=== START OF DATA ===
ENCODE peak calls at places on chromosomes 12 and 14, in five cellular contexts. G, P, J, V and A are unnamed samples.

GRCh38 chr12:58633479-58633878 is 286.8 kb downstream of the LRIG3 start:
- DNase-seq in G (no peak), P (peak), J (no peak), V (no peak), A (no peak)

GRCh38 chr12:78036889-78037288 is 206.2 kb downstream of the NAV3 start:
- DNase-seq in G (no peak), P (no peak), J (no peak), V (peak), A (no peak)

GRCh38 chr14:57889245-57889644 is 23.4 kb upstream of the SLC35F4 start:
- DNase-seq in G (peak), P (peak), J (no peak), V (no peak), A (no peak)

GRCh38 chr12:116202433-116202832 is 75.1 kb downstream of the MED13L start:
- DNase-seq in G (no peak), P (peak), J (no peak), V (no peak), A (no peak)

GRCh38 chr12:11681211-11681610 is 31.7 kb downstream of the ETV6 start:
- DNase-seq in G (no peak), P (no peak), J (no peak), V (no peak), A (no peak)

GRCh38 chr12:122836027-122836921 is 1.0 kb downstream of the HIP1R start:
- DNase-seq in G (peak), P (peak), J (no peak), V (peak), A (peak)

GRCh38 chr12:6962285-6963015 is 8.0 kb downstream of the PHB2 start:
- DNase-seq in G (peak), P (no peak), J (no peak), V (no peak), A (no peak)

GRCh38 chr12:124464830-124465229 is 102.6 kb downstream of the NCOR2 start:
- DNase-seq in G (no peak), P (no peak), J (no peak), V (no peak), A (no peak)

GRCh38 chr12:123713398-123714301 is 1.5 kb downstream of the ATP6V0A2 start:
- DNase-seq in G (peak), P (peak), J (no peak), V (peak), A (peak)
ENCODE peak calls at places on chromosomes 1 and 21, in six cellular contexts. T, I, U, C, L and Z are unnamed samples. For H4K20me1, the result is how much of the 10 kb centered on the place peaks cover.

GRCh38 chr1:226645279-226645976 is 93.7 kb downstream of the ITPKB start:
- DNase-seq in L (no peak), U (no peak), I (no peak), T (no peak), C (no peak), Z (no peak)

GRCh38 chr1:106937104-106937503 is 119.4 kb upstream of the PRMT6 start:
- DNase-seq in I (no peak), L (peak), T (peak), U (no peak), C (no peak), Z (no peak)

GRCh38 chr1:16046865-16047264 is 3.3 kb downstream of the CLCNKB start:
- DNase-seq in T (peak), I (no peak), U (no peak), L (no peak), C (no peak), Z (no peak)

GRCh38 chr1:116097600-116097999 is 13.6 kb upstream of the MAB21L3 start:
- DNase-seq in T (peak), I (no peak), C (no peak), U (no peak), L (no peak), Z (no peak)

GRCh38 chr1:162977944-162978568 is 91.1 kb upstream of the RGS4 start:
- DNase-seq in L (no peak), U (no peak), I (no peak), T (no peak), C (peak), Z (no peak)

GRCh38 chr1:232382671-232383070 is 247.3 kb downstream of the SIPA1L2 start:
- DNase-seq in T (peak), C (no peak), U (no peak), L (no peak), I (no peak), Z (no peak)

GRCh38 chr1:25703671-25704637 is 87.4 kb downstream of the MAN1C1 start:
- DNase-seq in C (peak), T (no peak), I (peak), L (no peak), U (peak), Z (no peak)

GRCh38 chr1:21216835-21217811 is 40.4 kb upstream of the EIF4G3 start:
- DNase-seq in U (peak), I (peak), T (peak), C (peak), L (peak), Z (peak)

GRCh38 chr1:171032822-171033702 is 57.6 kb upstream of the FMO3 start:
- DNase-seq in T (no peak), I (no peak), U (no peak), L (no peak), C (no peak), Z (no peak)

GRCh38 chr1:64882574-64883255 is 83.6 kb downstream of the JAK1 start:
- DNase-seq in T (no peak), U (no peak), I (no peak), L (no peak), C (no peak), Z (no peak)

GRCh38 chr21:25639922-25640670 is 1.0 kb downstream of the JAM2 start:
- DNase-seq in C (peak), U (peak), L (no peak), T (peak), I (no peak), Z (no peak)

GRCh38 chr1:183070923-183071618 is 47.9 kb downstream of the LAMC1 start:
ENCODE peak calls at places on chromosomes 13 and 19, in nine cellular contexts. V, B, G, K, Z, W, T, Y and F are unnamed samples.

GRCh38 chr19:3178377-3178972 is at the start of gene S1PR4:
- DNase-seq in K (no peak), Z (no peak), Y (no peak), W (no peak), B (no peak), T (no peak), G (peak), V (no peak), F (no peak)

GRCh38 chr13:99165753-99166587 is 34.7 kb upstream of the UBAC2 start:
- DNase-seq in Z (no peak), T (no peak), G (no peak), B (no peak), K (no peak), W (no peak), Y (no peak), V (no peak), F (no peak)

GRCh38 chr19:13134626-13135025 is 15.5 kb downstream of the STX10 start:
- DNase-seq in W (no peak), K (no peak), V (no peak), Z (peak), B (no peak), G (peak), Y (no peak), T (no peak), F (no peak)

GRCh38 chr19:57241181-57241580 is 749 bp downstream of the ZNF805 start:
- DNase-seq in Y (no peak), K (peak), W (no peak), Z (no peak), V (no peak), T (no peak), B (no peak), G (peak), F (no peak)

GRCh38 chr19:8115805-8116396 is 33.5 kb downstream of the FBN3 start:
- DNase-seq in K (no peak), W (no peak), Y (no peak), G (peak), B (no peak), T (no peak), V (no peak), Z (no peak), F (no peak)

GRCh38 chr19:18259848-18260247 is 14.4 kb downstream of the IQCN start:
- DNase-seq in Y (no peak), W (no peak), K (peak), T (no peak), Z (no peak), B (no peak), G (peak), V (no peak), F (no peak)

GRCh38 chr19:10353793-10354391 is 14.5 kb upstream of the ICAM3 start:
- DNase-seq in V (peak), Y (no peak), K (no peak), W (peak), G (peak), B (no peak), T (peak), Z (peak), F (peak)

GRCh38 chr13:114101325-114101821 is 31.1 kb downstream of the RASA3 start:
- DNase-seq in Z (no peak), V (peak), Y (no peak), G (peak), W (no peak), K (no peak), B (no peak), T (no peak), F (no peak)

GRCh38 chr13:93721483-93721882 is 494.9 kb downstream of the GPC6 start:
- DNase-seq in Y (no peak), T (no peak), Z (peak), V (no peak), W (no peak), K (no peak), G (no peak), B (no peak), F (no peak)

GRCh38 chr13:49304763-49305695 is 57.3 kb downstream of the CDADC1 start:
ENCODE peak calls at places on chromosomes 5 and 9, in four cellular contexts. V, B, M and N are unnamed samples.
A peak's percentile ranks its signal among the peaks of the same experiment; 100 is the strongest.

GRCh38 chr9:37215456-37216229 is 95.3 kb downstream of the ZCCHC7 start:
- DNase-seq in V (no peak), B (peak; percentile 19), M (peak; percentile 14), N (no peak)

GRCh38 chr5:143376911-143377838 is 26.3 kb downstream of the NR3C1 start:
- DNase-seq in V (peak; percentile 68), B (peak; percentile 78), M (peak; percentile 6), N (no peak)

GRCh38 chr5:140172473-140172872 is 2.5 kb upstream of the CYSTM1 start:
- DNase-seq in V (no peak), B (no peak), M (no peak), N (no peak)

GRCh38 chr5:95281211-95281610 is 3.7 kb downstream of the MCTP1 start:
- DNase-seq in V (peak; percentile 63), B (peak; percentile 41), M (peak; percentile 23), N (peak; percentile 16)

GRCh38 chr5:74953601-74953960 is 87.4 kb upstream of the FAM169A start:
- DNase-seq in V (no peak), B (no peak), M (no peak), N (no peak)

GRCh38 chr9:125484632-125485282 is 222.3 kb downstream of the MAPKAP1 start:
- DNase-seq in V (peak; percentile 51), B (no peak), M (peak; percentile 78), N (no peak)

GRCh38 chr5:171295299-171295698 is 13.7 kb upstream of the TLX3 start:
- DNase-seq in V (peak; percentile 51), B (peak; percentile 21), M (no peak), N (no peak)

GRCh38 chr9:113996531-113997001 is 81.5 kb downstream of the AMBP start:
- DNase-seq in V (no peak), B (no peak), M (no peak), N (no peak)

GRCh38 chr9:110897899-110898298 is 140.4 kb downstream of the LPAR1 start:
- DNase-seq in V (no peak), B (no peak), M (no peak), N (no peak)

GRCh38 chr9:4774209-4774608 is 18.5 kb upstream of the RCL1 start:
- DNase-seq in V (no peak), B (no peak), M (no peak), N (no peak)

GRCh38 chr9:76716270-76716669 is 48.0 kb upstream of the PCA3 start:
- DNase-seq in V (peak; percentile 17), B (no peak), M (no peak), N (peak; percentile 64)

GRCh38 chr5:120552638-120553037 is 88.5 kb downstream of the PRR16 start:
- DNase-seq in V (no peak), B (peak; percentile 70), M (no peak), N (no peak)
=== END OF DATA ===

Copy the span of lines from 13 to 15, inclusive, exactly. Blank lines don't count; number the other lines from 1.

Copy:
- DNase-seq in G (peak), P (peak), J (no peak), V (peak), A (peak)

GRCh38 chr12:6962285-6963015 is 8.0 kb downstream of the PHB2 start:
- DNase-seq in G (peak), P (no peak), J (no peak), V (no peak), A (no peak)